For the communist press, the theme of the Red Arctic played an important, mobilizing role, meant to convey the idea that the North can be civilized and tamed by the Soviets. The North was also a new, undefiled place where socialism could be built. Obviously, these ambitions presupposed patriotism, heroism, and ambition, but in the end all sacrifices were meant to demonstrate the superiority of socialism (Hønneland, 32-34; Laruelle, 28).

The military relevance of the Arctic is still evident today, as evidenced by military exercises organized in the region (e.g., Vostok 2018) or the security interests associated with the Northern Sea Route (Arild Moe, A new Russian policy for the Northern sea ​​route? State interests, key stakeholders and economic opportunities in changing times).

The Arctic thus presents itself as an identity construct that values ​​both continuity (a Russian state that has always ruled the North) and a view towards the future (the Russian renaissance; the Arctic as a resource reservoir meant to help reaffirm the nation). It is important to note that this (at least) bivalent identity construct deals with the state and not necessarily with the citizens. Russia as a state is reborn through control of the Arctic, and Russia as a state must control the Arctic in order to defend itself from external aggression. The citizens, as in the imperial, Soviet tradition, assume the share of sacrifice required by the effort to defend and glorify the state.

The North: fears of NATO expansion and the climate change dossier

Russia’s Arctic policies are the result of a centralized decision-making process involving the Presidential Administration and the Security Council – a situation that shows the strategic relevance that the region has for Moscow (Laruelle, 6).

The Arctic obviously matters economically for Russia. However, the economic input in the Russian strategies comes to a small extent on a classic, institutional chain, but rather from the part of the companies with projects in the region – companies run by individuals with direct access to President Vladimir Putin (Idem).

Marlene Laruelle identifies two Russian approaches to the Arctic: i) security-first: the Far North is of particular strategic importance to Moscow, being the site of Russia’s reassertion as a great power; ii) cooperation-first: Russia needs to cooperate with external partners, to benefit from their expertise, in order to be able to economically develop the region. 

It is quite obvious which of the two approaches has the greatest traction in the Kremlin, but what is worth noting is that the dichotomy security vs. cooperation is also employed by Geir Hønneland, who speaks about one of Russia’s main fears: NATO enlargement.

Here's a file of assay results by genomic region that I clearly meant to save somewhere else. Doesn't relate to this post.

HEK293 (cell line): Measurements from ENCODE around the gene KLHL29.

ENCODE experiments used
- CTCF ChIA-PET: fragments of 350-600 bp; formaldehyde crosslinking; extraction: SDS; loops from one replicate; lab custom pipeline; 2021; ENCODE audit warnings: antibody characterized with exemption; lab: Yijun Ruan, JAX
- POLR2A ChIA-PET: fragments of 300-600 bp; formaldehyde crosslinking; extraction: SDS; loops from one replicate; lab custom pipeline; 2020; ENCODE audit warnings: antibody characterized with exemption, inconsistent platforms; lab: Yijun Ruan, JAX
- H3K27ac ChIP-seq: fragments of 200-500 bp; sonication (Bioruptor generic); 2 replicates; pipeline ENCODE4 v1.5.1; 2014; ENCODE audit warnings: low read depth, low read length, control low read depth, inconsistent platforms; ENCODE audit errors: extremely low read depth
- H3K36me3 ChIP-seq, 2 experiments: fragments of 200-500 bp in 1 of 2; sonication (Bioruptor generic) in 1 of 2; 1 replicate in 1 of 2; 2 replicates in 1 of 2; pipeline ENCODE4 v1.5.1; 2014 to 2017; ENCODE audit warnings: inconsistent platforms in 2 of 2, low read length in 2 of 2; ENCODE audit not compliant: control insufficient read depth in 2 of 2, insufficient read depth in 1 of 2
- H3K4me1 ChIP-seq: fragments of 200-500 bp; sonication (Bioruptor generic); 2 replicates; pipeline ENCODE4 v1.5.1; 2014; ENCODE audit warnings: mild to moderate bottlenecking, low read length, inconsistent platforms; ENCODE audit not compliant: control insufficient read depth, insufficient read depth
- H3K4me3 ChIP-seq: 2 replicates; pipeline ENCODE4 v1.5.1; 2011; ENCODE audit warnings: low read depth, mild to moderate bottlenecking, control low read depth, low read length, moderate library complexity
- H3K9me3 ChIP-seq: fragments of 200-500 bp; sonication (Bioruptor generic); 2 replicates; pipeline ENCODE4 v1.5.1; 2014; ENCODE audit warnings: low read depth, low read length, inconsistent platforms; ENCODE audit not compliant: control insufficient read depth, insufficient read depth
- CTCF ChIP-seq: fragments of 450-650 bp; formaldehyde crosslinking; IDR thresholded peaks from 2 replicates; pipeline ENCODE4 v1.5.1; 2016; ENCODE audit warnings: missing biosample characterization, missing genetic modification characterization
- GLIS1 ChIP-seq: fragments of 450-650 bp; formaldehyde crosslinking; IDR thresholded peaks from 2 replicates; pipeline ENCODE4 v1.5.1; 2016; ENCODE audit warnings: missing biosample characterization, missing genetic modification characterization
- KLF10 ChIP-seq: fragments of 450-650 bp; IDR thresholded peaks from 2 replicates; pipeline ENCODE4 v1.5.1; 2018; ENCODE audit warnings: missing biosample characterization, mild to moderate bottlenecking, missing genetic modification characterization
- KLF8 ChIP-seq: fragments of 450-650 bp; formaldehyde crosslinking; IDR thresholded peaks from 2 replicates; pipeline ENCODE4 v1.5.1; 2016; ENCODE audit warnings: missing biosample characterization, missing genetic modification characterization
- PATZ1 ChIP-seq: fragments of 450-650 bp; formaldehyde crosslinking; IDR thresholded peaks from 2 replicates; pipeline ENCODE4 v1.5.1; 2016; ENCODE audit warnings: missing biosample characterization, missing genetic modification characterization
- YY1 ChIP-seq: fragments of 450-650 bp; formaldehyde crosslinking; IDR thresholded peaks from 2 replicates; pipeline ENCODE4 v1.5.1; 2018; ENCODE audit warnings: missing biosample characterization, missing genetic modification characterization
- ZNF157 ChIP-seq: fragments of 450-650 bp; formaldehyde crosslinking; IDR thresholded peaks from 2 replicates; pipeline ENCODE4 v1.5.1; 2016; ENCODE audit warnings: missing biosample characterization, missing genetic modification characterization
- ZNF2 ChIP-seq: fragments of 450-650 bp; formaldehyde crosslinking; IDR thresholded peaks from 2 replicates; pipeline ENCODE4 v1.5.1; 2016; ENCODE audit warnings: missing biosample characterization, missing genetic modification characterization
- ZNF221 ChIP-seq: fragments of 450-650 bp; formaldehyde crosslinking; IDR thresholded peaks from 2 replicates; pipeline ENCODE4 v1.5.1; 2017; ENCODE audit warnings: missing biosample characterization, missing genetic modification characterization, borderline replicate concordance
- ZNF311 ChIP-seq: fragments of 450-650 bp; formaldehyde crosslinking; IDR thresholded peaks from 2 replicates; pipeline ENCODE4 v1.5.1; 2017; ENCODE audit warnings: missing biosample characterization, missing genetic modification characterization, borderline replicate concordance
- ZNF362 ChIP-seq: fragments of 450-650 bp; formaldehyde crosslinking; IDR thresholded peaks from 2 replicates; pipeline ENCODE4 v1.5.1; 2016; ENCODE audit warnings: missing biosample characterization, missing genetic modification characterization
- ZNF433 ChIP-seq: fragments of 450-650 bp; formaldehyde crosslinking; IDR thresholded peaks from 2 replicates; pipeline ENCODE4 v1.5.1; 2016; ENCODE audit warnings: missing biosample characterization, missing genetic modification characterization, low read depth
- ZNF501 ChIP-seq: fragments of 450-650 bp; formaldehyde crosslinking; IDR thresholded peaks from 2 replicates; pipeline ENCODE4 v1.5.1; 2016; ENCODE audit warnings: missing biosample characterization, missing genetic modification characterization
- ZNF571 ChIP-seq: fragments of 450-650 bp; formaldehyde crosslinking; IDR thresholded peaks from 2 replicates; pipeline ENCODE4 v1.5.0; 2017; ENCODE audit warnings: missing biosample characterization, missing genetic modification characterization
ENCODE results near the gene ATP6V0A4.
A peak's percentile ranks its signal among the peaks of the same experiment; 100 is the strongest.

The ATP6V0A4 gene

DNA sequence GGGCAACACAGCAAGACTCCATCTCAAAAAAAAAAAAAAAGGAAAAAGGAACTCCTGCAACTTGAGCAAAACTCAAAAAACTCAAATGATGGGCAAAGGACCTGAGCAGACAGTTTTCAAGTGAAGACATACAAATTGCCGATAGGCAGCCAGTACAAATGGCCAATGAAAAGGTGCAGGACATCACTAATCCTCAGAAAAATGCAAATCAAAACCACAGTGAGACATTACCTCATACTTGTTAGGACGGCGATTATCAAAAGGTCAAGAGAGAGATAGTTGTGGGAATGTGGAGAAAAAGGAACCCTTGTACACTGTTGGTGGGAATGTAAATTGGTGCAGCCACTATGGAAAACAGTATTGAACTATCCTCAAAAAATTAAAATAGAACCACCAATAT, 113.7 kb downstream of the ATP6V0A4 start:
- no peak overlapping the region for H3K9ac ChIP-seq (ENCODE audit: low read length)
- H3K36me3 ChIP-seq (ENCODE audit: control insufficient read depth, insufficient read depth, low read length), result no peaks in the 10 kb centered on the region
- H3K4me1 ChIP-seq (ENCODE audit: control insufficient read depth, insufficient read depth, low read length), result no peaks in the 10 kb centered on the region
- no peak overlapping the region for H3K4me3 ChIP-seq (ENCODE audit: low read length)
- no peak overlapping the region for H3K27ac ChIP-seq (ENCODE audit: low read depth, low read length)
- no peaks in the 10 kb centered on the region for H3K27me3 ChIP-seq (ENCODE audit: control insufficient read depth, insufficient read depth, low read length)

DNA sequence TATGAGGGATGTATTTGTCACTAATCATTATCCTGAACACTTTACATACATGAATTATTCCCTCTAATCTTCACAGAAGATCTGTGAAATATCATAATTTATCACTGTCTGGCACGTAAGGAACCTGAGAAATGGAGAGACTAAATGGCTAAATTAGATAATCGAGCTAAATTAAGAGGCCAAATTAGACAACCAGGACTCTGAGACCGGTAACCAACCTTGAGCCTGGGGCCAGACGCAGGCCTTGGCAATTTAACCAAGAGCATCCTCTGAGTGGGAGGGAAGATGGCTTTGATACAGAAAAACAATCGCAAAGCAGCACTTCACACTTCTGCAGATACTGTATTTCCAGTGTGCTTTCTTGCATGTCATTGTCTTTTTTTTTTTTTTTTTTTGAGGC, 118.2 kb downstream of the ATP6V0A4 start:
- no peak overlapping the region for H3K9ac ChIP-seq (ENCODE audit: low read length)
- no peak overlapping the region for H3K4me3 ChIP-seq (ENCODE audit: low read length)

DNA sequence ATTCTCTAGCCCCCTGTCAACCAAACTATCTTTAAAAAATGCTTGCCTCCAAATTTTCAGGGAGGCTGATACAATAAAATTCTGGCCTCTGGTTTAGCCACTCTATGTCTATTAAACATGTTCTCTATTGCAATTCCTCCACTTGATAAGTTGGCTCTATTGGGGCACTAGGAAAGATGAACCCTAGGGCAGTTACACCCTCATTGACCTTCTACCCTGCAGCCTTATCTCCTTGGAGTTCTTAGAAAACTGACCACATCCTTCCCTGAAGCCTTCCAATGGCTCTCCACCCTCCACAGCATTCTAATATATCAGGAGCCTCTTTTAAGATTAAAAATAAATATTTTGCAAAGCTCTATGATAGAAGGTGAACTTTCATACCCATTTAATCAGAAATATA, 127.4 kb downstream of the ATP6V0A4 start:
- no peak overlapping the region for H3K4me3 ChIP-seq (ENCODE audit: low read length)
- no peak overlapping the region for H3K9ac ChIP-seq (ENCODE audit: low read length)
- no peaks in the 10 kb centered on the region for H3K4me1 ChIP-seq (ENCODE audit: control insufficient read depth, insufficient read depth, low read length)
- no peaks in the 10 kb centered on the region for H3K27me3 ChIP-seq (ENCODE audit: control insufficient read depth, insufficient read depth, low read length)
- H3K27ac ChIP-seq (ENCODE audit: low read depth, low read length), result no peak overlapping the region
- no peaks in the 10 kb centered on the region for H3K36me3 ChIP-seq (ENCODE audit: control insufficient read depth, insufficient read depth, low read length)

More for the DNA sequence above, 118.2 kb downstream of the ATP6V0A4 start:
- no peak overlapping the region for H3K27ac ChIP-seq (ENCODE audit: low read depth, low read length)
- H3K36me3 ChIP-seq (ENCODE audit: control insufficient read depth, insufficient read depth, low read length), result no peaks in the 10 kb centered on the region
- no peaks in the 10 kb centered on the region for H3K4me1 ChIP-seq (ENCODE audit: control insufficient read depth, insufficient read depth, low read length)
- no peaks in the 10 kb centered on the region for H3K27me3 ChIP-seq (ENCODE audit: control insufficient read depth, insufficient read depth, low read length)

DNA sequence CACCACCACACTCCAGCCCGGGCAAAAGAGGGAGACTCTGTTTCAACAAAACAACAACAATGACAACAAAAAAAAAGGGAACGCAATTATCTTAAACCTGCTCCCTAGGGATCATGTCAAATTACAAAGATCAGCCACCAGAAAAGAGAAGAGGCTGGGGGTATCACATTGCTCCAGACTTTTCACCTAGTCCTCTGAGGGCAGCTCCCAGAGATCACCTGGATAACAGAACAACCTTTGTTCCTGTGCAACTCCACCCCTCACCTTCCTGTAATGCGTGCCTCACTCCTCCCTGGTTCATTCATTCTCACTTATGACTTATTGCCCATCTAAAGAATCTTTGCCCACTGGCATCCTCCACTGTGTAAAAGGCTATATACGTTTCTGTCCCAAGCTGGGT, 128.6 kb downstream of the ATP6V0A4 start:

Based on an analysis of Russian media messages about the Arctic, Geir Hønneland notes that NATO is presented as an organization preparing to conquer the Arctic. By comparison, Russia is presented as a non-conflict-seeking power, making every effort to generate cooperation and compromise, but all its openness is met with belligerent rhetoric from NATO (Hønneland, 50-57).

This image of an honest Russia, which does not seek confrontation with other international actors, is also reflected in the climate change dossier. An article published by Nina Tynkkynen (2010) reveals that the issue of climate change is being used by Russia in order to blame the West. On the issue of climate change, Russia is projecting an image of a responsible power, which, although not part of the problem (the West is responsible for climate change), is still willing to be part of the solution (Tynkkynen, 187-189).

It is worth mentioning that such a rhetoric of conspiracies directed against the West is supported and developed mainly by the state and disseminated through well-known propaganda channels.

At the level of the average Russian citizen, however, there is a slightly nuanced approach to Russia’s responsibility in the sphere of environment and, by extension, of climate change.

Scandinavian states are appreciated by ordinary Russians for the way they act for environmental protection, climate change monitoring and nuclear safety. The ordinary Russians tend to recognize the inability of the Russian state to take a responsible, fair and transparent approach in such areas (Hønneland, 141).

The remarks about what the Arctic means to Russia serve to highlight the similarities between Moscow’s geopolitical and identity approaches in the Black Sea and the Arctic Ocean. We have seen, for example, that Russia uses the same identity rhetoric, adapting only its discursive repertoire according to zonal specificity. Russia’s exaggerated fears of NATO and the specter of confrontation were also noted.

These are just a few topics, discovered with the help of two international experts on the relevance of the Arctic for Russia. They are aimed at highlighting the commonalities of how Russia influences the destinies of two regions, which otherwise would seem extremely exotic to each other – the Arctic Ocean and the Black Sea.